Apartment and Condo Market Maintains Momentum in Fourth Quarter

February 23rd, 2017 by Editor

The National Association of Home Builders’ (NAHB) Multifamily Production Index (MPI) posted a gain of two points to 55 in the fourth quarter of 2016. The MPI has been at 50 or above for five straight years.

The MPI measures builder and developer sentiment about current conditions in the apartment and condominium market on a scale of 0 to 100. The index and all of its components are scaled so that a number above 50 indicates that more respondents report conditions are improving than report conditions are getting worse.

The MPI provides a composite measure of three key elements of the multifamily housing market: construction of low-rent units, market-rate rental units and “for-sale” units, or condominiums. Low-rent units remained unchanged at 54 while market-rate rental units rose one point to 58 and for-sale units increased three points to 53.

The Multifamily Vacancy Index (MVI), which measures the multifamily housing industry’s perception of vacancies, remained unchanged at a reading of 42, with lower numbers indicating fewer vacancies. After peaking at 70 in the second quarter of 2009, the MVI improved consistently through 2010 and has been fairly stable since 2011.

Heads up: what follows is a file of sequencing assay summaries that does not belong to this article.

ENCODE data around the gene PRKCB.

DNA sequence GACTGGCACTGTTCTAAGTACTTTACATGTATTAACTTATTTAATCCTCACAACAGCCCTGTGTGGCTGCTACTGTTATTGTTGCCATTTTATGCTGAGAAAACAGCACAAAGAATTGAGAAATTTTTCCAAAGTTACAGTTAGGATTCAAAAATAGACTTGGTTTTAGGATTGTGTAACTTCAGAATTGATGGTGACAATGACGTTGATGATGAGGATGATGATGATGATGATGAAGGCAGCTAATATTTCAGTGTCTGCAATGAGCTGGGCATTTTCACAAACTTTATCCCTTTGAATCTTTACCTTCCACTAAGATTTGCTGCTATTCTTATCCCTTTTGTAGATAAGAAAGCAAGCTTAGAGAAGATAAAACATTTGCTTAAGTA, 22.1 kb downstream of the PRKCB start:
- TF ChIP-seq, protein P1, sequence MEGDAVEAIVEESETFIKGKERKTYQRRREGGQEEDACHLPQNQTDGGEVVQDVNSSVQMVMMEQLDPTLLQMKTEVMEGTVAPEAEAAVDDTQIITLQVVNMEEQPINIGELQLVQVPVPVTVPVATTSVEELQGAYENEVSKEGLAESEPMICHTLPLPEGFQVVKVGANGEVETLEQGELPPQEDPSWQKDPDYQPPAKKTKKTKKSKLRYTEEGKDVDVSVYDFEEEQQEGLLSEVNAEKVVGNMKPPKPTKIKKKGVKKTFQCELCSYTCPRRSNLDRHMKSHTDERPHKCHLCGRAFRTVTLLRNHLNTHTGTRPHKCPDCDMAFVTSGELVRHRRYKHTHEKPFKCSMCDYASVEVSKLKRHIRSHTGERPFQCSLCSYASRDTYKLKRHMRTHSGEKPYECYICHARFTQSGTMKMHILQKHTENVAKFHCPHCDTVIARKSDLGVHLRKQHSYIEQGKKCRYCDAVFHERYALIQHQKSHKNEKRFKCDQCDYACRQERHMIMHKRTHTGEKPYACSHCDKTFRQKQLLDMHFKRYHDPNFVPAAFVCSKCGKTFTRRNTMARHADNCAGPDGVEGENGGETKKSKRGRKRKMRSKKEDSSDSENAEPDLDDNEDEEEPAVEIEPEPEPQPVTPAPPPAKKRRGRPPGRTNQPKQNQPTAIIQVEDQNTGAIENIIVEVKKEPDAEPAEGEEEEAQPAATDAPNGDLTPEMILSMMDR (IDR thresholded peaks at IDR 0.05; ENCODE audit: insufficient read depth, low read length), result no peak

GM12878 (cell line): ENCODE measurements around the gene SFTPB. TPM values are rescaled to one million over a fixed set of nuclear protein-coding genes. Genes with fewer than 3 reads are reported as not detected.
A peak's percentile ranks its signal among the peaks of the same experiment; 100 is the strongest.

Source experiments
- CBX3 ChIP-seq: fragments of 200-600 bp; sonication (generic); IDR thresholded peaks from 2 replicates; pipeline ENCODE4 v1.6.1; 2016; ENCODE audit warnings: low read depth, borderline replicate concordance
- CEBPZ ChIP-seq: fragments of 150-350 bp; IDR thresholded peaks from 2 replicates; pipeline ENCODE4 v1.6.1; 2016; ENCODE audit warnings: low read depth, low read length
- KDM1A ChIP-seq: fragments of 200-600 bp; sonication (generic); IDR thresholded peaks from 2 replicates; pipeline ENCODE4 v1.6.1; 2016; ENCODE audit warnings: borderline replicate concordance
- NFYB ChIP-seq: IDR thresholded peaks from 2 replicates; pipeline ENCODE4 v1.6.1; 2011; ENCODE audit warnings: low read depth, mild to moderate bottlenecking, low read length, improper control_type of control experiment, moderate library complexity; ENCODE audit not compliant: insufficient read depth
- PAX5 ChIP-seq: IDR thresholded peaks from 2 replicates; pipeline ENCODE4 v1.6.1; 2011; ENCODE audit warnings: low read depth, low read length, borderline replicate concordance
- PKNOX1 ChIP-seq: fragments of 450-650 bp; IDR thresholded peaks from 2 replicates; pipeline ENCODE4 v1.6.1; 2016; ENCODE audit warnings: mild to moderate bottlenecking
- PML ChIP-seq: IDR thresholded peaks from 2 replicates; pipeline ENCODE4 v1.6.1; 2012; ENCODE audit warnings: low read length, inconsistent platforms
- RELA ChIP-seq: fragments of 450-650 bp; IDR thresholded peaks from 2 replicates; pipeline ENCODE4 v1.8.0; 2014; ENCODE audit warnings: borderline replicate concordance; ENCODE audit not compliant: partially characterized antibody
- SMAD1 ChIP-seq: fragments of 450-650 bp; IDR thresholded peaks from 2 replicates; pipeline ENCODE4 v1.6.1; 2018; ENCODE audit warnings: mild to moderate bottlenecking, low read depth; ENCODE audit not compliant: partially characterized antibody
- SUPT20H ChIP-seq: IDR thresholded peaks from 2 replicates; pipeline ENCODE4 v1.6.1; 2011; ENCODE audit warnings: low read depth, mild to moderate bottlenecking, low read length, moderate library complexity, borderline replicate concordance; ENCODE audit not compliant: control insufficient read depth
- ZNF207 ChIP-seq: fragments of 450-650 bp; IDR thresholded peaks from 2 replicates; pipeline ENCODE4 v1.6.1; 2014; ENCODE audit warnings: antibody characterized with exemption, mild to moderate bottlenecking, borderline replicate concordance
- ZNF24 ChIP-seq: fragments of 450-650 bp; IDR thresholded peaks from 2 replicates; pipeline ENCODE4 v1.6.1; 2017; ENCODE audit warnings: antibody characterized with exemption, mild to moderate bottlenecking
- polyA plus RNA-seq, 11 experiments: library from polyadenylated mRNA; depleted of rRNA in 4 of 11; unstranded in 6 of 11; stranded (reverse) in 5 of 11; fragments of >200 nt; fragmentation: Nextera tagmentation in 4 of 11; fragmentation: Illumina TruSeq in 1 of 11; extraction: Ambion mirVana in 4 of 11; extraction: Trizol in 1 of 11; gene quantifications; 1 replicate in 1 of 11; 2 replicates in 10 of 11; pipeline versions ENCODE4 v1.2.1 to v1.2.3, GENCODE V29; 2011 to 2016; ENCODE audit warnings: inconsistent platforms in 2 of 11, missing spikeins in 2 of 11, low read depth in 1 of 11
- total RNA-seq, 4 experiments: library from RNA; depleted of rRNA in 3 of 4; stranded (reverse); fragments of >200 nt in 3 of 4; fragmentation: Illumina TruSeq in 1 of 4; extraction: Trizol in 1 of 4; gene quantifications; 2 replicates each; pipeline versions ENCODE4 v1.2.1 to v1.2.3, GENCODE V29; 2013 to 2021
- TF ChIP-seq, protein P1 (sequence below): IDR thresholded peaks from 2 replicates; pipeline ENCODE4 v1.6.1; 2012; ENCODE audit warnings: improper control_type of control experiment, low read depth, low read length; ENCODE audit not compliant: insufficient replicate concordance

“Multifamily developers are feeling optimistic about the market as demand for renting remains robust,” said Dan Markson, senior vice president of The NRP Group in San Antonio, Texas, and chair of NAHB’s Multifamily Council. “However, regulatory burdens remain a challenge to the industry, which affect developers’ ability to meet this demand.”

“Given the recent strength of multifamily starts and permits numbers, it is not surprising that multifamily developer sentiment remains positive,” said NAHB chief economist Robert Dietz. “Our current forecast calls for multifamily production to stabilize at a solid rate and stay there through 2018.”

Historically, the MPI and MVI have performed well as leading indicators of U.S. Census figures for multifamily starts and vacancy rates, providing information on likely movement in the Census figures one to three quarters in advance.

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